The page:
The CAFC noted:
On August, 4, 1998, during prosecution of the ’073
patent, Fuller submitted an Information Disclosure
Statement (“IDS”) further describing the AeroMed sys-
tem. In the IDS, Fuller stated: “Applicants are aware of
AeroMed Software, computer software for Air Medical
Dispatch, Flight Program Management, Medical Chart-
ing, Continuing Education Tracking, Transfer Center,
Physician’s Referral Lines, and Custom Applications.
AeroMed Software is a product of Innovative Engineering
of Lebanon, New Hampshire.” J.A. 4944-45.
After the jury verdict in favor of [patentee] Golden Hour, the dis-
trict court held a bench trial to consider the issue of
inequitable conduct. The brochure that the jury had
found not to anticipate was a central feature of the ineq-
uitable conduct trial. The brochure was undated and
described the AeroMed system (“the AeroMed brochure”).
Hutton testified that he did not have the brochure at the
time that the application was filed on March 2, 1998, but
that he received it about three weeks after at the
AeroMedical Services Midyear Conference. Hutton gave
prosecution counsel the AeroMed brochure sometime
before August 4, 1998.
Based on the brochure, prosecution counsel prepared
the IDS and filed it on August 4, 1998. The description of
the AeroMed system in the IDS is identical (with the
exception of “Centers” being plural in the brochure) with
what is set forth on the front cover of the brochure. The
IDS did not disclose the integrated billing system de-
scribed in the brochure. At no time during prosecution of
the application was the brochure or the billing system
information provided to the examiner.
(... ; selective disclosure)
Defendants also argued that the act
of selectively disclosing material recited on the front of
the brochure but not disclosing the recitation of “inte-
grated” “billing” on the inside of the brochure also consti-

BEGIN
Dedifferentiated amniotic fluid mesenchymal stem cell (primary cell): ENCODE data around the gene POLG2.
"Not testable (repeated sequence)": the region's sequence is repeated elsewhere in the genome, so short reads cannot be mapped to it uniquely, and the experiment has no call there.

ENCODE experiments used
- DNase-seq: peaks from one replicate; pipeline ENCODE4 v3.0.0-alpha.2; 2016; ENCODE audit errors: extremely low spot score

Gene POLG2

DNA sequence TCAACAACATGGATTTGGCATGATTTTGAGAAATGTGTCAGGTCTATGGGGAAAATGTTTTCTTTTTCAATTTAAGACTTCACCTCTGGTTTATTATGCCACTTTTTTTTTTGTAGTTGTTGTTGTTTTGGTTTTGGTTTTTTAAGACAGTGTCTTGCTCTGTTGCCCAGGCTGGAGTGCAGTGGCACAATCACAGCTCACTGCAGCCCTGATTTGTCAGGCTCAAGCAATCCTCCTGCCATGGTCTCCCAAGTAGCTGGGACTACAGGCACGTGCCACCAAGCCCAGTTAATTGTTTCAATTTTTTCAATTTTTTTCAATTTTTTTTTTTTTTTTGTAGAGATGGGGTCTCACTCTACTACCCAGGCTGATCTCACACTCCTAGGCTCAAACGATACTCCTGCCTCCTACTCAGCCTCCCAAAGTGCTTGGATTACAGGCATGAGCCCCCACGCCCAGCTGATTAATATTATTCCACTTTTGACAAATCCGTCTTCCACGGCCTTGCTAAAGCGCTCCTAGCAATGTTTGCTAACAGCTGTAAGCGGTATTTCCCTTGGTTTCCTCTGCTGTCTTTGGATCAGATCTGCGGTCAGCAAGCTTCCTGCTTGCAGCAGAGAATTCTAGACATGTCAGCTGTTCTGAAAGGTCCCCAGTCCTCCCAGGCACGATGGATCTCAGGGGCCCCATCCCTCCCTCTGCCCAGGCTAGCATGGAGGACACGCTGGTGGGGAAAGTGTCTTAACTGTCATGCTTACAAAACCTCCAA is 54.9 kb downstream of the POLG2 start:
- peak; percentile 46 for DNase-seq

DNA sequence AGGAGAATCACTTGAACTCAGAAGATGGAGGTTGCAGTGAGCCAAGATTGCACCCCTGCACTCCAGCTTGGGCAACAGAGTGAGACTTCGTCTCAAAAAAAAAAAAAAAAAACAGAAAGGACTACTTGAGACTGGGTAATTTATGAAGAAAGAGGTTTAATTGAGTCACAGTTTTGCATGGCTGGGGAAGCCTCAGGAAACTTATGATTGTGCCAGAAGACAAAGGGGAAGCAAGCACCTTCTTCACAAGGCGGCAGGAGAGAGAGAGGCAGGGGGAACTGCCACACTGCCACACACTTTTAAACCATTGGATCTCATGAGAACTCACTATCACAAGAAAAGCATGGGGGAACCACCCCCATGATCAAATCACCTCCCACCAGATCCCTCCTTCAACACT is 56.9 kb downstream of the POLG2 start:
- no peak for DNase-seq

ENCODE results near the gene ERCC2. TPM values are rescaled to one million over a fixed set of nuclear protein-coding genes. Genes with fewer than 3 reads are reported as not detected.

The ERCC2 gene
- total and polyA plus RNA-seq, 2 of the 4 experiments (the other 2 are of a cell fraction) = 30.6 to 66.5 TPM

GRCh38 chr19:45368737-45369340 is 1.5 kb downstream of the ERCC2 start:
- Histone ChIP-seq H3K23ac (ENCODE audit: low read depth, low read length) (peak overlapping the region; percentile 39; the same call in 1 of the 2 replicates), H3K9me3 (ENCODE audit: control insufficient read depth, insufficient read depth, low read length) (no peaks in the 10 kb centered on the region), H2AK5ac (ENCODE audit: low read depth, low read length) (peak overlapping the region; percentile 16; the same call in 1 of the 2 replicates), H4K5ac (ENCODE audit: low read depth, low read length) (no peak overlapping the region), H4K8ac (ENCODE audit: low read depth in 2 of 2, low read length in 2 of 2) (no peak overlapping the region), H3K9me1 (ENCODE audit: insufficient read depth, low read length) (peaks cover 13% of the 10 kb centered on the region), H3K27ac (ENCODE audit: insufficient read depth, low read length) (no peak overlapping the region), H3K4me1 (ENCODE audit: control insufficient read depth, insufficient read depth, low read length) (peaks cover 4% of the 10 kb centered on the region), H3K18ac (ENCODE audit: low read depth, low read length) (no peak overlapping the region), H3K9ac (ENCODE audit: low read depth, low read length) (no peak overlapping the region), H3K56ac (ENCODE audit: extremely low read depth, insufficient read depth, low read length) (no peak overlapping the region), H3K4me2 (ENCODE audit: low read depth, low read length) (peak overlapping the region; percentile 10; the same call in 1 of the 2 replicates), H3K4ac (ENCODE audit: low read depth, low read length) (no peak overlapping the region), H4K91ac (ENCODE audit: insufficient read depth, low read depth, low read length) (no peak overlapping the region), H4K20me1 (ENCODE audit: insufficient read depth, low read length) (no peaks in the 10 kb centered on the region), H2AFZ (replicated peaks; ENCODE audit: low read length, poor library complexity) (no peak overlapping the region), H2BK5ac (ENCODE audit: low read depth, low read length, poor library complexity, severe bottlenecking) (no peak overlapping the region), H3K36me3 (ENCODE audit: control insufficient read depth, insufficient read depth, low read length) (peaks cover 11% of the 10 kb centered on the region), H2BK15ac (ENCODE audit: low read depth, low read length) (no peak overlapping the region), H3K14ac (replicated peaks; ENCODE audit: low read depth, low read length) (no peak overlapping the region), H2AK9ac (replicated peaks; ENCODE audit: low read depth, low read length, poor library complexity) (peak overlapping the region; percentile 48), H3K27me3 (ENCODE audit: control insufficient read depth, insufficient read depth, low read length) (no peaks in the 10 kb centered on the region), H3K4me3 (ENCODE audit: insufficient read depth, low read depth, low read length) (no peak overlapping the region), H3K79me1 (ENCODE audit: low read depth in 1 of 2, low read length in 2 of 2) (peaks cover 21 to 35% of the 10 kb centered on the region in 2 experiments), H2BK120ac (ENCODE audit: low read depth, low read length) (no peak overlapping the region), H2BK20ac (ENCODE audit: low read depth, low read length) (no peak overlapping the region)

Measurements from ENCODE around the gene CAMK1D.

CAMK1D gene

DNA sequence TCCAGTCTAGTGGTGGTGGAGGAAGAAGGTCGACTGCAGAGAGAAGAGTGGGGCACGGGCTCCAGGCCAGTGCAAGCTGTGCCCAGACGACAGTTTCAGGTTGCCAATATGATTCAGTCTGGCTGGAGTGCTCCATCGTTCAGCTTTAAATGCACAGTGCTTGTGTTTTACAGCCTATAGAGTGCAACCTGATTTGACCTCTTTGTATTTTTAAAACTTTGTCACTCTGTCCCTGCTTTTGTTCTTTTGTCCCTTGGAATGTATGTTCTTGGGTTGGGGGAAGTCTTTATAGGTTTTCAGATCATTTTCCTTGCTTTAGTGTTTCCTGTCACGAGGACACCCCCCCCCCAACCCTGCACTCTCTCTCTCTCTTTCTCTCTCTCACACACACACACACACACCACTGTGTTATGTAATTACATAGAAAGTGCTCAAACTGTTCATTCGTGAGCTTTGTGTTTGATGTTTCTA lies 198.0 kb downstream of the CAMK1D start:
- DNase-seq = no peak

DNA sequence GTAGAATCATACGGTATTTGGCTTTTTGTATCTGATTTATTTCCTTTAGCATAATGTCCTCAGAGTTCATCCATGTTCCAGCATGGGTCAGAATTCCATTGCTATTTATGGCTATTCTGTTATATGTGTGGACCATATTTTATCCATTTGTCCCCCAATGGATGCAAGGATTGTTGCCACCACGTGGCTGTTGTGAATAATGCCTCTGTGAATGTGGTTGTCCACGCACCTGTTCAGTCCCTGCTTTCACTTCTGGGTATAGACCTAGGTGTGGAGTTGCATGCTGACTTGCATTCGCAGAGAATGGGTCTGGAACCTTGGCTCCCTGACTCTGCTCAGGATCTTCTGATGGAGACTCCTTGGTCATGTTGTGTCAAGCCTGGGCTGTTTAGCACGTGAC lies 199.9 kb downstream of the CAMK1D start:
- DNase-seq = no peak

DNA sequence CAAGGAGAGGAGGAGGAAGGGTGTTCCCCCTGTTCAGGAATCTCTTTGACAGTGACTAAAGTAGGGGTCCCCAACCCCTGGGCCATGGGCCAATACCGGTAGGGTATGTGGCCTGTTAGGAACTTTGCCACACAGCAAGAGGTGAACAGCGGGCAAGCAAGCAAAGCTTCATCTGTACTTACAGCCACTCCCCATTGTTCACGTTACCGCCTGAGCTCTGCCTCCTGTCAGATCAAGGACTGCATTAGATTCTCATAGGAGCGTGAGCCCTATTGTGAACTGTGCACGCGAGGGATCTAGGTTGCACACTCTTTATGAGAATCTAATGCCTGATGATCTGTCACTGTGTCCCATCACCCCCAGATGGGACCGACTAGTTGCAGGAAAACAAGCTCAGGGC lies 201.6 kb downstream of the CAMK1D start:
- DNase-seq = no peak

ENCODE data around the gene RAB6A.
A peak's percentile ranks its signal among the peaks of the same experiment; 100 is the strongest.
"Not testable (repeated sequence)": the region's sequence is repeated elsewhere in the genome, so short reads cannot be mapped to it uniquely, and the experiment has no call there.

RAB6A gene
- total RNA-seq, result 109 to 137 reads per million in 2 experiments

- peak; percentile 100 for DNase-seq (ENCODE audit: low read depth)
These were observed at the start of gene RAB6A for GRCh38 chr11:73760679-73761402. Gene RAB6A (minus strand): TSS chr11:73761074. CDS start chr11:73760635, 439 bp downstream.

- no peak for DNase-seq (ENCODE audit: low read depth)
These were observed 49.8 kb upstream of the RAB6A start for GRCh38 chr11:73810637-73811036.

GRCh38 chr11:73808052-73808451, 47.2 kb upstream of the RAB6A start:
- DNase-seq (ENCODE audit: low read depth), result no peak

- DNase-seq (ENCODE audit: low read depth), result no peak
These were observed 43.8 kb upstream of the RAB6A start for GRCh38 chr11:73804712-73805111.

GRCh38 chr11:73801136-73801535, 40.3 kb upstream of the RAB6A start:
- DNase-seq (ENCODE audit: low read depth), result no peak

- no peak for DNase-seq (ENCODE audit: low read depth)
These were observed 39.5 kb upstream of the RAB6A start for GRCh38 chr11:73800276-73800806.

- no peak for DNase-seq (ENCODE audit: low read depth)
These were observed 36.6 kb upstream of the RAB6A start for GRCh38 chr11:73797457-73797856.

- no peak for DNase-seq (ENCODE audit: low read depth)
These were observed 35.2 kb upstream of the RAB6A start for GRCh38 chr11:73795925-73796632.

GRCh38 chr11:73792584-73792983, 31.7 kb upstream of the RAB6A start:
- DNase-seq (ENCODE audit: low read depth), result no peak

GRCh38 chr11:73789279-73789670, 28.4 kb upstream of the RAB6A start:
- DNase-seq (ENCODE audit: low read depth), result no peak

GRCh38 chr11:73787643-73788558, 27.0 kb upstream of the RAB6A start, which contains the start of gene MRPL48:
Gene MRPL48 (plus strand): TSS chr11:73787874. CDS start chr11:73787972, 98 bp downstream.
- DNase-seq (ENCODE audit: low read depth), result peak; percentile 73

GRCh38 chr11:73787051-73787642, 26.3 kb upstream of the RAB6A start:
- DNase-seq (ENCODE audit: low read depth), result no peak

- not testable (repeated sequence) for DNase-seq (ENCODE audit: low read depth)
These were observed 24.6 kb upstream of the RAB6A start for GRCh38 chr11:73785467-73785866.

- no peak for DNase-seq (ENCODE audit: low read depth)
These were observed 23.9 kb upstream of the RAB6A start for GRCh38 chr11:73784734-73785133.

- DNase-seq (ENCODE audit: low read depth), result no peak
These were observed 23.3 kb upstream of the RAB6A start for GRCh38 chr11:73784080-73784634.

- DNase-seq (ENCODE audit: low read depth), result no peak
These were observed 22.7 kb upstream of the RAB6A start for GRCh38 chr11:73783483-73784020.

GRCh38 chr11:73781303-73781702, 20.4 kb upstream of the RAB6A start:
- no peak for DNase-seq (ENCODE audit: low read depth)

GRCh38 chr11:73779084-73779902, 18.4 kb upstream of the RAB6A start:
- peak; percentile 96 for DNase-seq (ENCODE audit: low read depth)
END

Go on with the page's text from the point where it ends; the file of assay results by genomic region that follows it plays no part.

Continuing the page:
tuted inequitable conduct.
Therefore because “Fuller
selected that part of the brochure to disclose that did not
threaten patentability” and “excluded . . . the entire
teaching that would have been a serious obstacle to
patentability,” the district court found that “[t]here can be
no question” that the withheld infmaterial.” Id. at 15.
The PTO rules clearly require the
submission of known information that contradicts mate-
rial information already submitted to the PTO. See
Monsanto Co. v. Bayer Bioscience N.V., 514 F.3d 1229,
1239-40 (Fed. Cir. 2008); Pharmacia Corp. v. Par Pharm.,
Inc., 417 F.3d 1369, 1373 (Fed. Cir. 2005). If a misstate-
ment or omission is material under the Rule 56 standard,
it is material for the purposes of inequitable conduct.
Digital Control, 437 F.3d at 1316.
(...; material art need not be prior art)
our prior cases make clear that informa-
tion may be material even if it does not qualify as prior
art. As we held in Duro-Last, Inc. v. Custom Seal, Inc.,
321 F.3d 1098, 1107 (Fed. Cir. 2003),
[t]his court has long held that whether a prior ref-
erence is material, i.e., whether there is a sub-
stantial likelihood that a reasonable examiner
would have considered the reference important in
deciding whether to allow the application to issue
as a patent, is not controlled by whether that ref-
erence actually anticipates the claimed invention
or would have rendered it obvious.
See also Digital Control, 437 F.3d at 1318 (“[A] misstate-
ment or omission may be material even if disclosure of
that misstatement or omission would not have rendered
the invention unpatentable.”); Li Second Family Ltd.
P’ship v. Toshiba Corp., 231 F.3d 1373, 1380 (Fed. Cir.